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Sunday, May 31, 2015


by Carl R. Trueman 5 . 27 . 15 - First Things 

In an article for the New Oxford Review, David Mills recounts the offense caused to a few of his conservative Protestant friends when he drew attention to the fact that they were in agreement with liberal Catholics against conservative Catholics on the matters of priestly celibacy, divorce after remarriage, and contraception. Only on the matter of homosexuality were they in agreement with conservative Catholics.

In fact, Mills could have gone further. Protestants like myself may agree with conservative Catholics in our conclusions on the moral status of homosexual acts but we still assume the legitimate separability of the unitive and the procreative aspects of sexual intercourse. Conservative Catholics not only deny that but see it as a foundational element in their understanding of sexual ethics.

What is more interesting is the hostility which resulted from Mills's statement of what seems to be an unexceptionable matter of fact. While Mills tactfully hides the identity of his friends by avoiding any reference to their ecclesiastical affiliations, I would hazard a guess that they are either high church people of a Lutheran or Anglican variety, or evangelicals of a more generic sort.

There are likely to be three things which have contributed to the phenomenon Mills describes. First, there is a subordination of doctrinal confession to aesthetics. Particularly in American evangelicalism, there is a tendency to treat doctrinal difference with chosen heroes as something to be ignored or wished away rather than addressed. Thus, C. S. Lewis and Dietrich Bonhoeffer have become American evangelicals as a result of posthumous virtual baptisms into the faith, the brash boldness of which would surely have made even Brigham Young blush.

Now, Lewis and Bonhoeffer both said nice things about Jesus. One wrote exceptionally well. The other died opposing Hitler. They were decent, admirable Christian fellows from whom we should all learn. But they were most definitely not conservative American evangelicals. That they have been made into such indicates how significant doctrinal differences have given way to a desire to recruit them to the chosen cause. It is a triumph of aesthetics and consumer taste over doctrinal confession.

Second, there is surely a faulty understanding of the catholicity of theological discussion. Orthodox Christian theology has not developed over time by slowly watering itself down so that anyone and everyone is seen to stand on the same ground, with any differences being by definition marginal to the heart of the faith. In fact, Christian theology has developed through vigorous engagement between differing positions. Such engagement can only take place if we are prepared to acknowledge the existence of serious differences.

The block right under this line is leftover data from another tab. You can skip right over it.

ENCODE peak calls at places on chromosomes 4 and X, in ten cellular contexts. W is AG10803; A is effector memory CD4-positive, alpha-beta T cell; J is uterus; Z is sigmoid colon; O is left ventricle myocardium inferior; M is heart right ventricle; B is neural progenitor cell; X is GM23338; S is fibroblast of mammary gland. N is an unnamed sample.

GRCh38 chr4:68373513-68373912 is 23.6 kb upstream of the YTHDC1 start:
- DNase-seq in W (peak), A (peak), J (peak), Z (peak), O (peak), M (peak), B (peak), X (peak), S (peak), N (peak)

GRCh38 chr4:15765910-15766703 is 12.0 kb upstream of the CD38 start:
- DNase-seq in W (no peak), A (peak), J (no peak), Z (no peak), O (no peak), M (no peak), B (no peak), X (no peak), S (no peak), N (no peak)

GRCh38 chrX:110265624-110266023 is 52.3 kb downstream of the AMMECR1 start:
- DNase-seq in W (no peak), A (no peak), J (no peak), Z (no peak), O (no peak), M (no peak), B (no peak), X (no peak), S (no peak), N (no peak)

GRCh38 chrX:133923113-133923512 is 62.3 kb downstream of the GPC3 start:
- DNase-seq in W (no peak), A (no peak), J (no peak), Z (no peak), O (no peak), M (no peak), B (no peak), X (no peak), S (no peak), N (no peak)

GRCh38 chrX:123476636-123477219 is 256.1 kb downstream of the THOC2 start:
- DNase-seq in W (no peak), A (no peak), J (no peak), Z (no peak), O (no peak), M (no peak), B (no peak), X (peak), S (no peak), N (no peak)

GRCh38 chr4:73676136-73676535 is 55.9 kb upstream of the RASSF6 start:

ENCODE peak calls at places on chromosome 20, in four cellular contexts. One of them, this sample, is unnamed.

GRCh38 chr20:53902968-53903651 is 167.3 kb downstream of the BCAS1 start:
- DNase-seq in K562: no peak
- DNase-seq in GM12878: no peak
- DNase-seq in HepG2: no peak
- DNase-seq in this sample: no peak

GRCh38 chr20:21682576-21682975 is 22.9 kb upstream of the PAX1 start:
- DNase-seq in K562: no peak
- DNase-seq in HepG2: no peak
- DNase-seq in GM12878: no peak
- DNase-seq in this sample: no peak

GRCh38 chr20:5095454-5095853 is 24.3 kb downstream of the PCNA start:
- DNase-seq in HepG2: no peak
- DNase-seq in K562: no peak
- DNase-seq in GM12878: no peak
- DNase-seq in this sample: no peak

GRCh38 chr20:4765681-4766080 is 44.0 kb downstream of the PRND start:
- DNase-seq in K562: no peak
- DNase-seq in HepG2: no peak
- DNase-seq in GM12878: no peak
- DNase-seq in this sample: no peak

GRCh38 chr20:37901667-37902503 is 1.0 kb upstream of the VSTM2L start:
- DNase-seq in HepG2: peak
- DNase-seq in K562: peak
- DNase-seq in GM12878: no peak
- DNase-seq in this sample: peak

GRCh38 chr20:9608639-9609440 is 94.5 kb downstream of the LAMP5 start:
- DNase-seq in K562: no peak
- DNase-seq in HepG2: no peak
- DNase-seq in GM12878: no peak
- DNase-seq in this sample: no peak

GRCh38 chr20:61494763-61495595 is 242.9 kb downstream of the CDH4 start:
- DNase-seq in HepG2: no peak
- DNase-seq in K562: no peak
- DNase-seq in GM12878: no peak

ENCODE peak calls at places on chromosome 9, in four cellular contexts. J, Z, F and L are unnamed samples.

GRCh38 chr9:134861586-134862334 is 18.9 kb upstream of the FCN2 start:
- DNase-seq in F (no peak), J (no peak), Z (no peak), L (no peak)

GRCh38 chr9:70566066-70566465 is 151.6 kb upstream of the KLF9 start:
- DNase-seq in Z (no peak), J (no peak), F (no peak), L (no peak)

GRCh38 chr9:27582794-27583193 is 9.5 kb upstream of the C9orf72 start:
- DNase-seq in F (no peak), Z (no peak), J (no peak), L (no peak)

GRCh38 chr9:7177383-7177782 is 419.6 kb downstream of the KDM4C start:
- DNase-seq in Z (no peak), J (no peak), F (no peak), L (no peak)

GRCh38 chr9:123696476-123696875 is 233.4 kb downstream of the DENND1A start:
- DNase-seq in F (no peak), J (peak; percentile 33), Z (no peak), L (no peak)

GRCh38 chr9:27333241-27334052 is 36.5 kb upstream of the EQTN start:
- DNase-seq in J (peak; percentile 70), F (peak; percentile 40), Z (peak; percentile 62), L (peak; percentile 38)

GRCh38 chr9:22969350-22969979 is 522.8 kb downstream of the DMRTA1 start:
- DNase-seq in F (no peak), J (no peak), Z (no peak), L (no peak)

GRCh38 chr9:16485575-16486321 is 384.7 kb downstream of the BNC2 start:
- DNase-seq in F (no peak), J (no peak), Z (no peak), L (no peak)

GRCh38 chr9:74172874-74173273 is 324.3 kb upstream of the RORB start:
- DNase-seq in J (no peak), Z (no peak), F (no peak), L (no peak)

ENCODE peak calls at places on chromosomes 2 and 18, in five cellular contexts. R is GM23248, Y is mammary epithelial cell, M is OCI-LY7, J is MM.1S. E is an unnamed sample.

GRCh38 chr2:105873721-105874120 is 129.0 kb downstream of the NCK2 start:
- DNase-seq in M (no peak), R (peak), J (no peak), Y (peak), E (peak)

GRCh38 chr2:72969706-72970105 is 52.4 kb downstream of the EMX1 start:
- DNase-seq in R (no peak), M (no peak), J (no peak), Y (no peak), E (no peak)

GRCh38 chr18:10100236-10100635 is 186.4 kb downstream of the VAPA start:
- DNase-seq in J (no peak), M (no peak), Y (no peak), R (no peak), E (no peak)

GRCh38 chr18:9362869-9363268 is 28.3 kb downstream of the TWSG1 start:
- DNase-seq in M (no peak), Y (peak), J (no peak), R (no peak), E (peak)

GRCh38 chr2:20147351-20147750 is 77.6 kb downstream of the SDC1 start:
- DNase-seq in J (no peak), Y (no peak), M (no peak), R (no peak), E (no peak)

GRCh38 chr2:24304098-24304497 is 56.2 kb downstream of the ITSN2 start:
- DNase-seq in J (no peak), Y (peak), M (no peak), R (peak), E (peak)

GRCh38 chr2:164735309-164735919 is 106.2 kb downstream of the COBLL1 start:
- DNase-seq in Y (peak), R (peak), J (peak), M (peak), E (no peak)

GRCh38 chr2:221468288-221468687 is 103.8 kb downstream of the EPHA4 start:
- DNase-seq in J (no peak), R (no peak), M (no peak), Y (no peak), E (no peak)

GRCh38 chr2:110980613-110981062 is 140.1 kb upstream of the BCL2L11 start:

One my favorite theological writers is John Henry Newman—and he is my favorite precisely because he offers different answers to the most fundamental questions and thereby demands that I refine and sharpen my own thinking. If I read Newman and remain unchanged, I know something is not right.

Third, while it is very useful in the civic sphere for those who share common cause on matters such as abortion and homosexuality to stand together, if we ignore the different reasons which lie behind this common front, we risk reducing Christianity to a mere social ethic. For myself, I am pro-life because I am a conservative Protestant. The latter is the foundation of the former, not vice versa. And for that same reason, I am compelled to disagree with my Catholic friends on a whole host of things that are also of great importance to both sides.

It is not surprising that Mills's perfectly mundane observation—that on key issues we conservative Protestants have more in common with liberal Catholics—has caused some consternation. He has exposed the confessional, theological weakness in so much conservative Christian discussion. In doing so, he has reminded us all that important differences between Catholics and Protestants do exist. Only those who lack conviction in their own confession should be disturbed by the facts of the case.

Carl R. Trueman is Paul Woolley Professor of Church History at Westminster Theological Seminary. His previous posts can be found here.

Friday, May 29, 2015



CAMPBFLY, Controversy over the proposal that a guided missile range should be built on the Island of South Uist has drawn the attention of the public to the Catholic Hebrides and their traditions. This article, which is written with grateful acknowledgment to the researches of the late Rt. Rev. Mgr. H. Cameron and the Rev. Cathaldus Giblin, 0.F.M., describes the historical background of the Catholicism of the islands.